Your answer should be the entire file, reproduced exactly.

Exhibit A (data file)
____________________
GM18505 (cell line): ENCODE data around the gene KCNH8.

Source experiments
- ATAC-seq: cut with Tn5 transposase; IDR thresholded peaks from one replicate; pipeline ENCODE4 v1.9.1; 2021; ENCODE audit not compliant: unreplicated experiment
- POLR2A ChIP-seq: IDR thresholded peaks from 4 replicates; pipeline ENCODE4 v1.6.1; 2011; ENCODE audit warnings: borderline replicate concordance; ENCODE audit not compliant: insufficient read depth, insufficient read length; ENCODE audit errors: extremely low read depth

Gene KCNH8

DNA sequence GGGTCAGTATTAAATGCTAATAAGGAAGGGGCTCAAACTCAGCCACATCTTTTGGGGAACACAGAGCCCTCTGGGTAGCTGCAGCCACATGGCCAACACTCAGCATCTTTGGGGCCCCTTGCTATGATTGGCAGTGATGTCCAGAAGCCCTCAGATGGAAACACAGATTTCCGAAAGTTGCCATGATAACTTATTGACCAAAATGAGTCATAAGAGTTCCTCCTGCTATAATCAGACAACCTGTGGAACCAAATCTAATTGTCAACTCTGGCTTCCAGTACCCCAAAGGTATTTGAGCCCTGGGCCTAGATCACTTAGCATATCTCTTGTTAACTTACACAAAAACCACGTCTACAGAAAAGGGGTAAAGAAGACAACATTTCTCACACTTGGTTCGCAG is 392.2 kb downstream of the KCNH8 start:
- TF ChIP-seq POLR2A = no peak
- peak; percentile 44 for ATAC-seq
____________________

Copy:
GM18505 (cell line): ENCODE data around the gene KCNH8.

Source experiments
- ATAC-seq: cut with Tn5 transposase; IDR thresholded peaks from one replicate; pipeline ENCODE4 v1.9.1; 2021; ENCODE audit not compliant: unreplicated experiment
- POLR2A ChIP-seq: IDR thresholded peaks from 4 replicates; pipeline ENCODE4 v1.6.1; 2011; ENCODE audit warnings: borderline replicate concordance; ENCODE audit not compliant: insufficient read depth, insufficient read length; ENCODE audit errors: extremely low read depth

Gene KCNH8

DNA sequence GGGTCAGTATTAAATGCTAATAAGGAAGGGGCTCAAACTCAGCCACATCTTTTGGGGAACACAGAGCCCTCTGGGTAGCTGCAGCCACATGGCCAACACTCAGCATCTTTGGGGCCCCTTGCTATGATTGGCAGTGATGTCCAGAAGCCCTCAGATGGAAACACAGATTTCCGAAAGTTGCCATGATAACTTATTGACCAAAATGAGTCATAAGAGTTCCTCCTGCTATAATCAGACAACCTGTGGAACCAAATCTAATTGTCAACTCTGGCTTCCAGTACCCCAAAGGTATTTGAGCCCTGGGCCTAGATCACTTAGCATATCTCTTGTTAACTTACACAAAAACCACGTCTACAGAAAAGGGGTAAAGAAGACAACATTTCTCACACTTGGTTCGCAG is 392.2 kb downstream of the KCNH8 start:
- TF ChIP-seq POLR2A = no peak
- peak; percentile 44 for ATAC-seq